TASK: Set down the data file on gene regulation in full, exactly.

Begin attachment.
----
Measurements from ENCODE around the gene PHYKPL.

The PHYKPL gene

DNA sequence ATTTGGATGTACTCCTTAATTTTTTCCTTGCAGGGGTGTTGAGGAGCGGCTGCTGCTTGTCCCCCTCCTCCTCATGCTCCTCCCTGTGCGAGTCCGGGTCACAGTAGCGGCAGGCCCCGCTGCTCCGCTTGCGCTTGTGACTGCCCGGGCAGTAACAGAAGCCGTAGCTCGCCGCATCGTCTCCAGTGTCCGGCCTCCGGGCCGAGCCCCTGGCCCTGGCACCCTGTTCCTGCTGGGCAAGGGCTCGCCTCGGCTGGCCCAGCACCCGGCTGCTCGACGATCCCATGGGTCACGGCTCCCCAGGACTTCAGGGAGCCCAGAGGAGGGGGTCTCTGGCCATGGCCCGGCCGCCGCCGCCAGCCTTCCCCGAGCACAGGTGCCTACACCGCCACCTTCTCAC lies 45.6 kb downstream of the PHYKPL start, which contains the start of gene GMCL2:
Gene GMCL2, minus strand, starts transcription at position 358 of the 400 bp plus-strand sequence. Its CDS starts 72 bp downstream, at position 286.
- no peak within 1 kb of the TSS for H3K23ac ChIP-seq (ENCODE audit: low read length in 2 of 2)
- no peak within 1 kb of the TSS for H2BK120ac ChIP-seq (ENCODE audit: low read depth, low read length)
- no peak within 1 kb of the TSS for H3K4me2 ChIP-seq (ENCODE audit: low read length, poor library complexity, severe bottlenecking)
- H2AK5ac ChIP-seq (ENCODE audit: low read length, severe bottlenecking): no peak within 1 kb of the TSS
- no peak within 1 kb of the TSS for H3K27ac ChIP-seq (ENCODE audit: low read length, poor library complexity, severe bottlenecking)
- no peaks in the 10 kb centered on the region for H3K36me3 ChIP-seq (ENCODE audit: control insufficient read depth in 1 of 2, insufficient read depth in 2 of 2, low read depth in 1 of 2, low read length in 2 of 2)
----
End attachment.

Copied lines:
Measurements from ENCODE around the gene PHYKPL.

The PHYKPL gene

DNA sequence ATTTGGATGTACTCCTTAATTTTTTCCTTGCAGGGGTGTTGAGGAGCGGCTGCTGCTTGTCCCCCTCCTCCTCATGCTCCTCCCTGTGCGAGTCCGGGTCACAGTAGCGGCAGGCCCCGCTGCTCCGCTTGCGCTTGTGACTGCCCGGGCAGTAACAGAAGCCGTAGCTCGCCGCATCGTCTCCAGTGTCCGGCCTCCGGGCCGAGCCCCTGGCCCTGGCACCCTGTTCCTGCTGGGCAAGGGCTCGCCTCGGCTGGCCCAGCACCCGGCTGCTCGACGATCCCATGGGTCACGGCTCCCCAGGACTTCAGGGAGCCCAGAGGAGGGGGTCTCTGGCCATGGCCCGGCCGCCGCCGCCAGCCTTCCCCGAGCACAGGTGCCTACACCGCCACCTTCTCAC lies 45.6 kb downstream of the PHYKPL start, which contains the start of gene GMCL2:
Gene GMCL2, minus strand, starts transcription at position 358 of the 400 bp plus-strand sequence. Its CDS starts 72 bp downstream, at position 286.
- no peak within 1 kb of the TSS for H3K23ac ChIP-seq (ENCODE audit: low read length in 2 of 2)
- no peak within 1 kb of the TSS for H2BK120ac ChIP-seq (ENCODE audit: low read depth, low read length)
- no peak within 1 kb of the TSS for H3K4me2 ChIP-seq (ENCODE audit: low read length, poor library complexity, severe bottlenecking)
- H2AK5ac ChIP-seq (ENCODE audit: low read length, severe bottlenecking): no peak within 1 kb of the TSS
- no peak within 1 kb of the TSS for H3K27ac ChIP-seq (ENCODE audit: low read length, poor library complexity, severe bottlenecking)
- no peaks in the 10 kb centered on the region for H3K36me3 ChIP-seq (ENCODE audit: control insufficient read depth in 1 of 2, insufficient read depth in 2 of 2, low read depth in 1 of 2, low read length in 2 of 2)